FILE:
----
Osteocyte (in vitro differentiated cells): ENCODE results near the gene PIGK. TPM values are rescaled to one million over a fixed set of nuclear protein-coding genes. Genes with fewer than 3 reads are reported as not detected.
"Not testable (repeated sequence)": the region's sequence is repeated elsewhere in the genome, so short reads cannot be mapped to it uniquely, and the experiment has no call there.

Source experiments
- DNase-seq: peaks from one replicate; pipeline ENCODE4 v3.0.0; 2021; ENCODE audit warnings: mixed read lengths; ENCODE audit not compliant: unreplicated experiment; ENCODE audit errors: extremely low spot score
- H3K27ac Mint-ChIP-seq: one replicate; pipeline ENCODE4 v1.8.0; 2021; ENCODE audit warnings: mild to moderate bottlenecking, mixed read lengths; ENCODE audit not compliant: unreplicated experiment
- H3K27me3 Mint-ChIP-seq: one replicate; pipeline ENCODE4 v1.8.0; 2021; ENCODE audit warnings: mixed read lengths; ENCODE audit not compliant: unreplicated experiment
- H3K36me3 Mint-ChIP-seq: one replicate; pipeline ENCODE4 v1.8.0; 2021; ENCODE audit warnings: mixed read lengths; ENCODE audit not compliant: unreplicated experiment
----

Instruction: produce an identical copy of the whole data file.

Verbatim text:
Osteocyte (in vitro differentiated cells): ENCODE results near the gene PIGK. TPM values are rescaled to one million over a fixed set of nuclear protein-coding genes. Genes with fewer than 3 reads are reported as not detected.
"Not testable (repeated sequence)": the region's sequence is repeated elsewhere in the genome, so short reads cannot be mapped to it uniquely, and the experiment has no call there.

Source experiments
- DNase-seq: peaks from one replicate; pipeline ENCODE4 v3.0.0; 2021; ENCODE audit warnings: mixed read lengths; ENCODE audit not compliant: unreplicated experiment; ENCODE audit errors: extremely low spot score
- H3K27ac Mint-ChIP-seq: one replicate; pipeline ENCODE4 v1.8.0; 2021; ENCODE audit warnings: mild to moderate bottlenecking, mixed read lengths; ENCODE audit not compliant: unreplicated experiment
- H3K27me3 Mint-ChIP-seq: one replicate; pipeline ENCODE4 v1.8.0; 2021; ENCODE audit warnings: mixed read lengths; ENCODE audit not compliant: unreplicated experiment
- H3K36me3 Mint-ChIP-seq: one replicate; pipeline ENCODE4 v1.8.0; 2021; ENCODE audit warnings: mixed read lengths; ENCODE audit not compliant: unreplicated experiment